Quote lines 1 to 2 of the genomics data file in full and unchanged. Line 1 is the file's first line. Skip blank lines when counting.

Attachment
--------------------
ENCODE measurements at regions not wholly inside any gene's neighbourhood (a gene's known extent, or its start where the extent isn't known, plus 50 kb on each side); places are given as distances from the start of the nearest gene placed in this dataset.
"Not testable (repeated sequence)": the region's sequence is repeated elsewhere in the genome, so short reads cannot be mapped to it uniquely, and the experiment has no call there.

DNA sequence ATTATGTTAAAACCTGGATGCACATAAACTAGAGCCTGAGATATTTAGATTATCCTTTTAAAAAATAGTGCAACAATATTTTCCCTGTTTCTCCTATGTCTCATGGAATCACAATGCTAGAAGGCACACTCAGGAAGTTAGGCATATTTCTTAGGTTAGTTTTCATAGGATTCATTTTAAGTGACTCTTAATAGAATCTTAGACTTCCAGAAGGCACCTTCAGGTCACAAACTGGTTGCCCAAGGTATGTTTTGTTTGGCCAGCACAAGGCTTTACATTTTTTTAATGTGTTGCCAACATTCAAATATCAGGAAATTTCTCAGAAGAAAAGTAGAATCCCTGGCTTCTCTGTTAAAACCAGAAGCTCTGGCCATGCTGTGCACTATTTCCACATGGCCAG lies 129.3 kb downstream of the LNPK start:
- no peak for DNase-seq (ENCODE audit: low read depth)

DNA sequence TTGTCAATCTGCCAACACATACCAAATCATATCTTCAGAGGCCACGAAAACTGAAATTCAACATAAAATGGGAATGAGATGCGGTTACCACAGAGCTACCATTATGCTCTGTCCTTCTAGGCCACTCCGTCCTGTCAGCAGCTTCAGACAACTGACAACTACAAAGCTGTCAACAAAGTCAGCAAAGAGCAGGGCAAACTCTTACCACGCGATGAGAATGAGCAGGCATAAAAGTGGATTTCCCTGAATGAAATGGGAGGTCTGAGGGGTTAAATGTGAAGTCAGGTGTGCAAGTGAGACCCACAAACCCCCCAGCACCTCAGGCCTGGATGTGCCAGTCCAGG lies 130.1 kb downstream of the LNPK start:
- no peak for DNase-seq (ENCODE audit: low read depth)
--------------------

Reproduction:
ENCODE measurements at regions not wholly inside any gene's neighbourhood (a gene's known extent, or its start where the extent isn't known, plus 50 kb on each side); places are given as distances from the start of the nearest gene placed in this dataset.
"Not testable (repeated sequence)": the region's sequence is repeated elsewhere in the genome, so short reads cannot be mapped to it uniquely, and the experiment has no call there.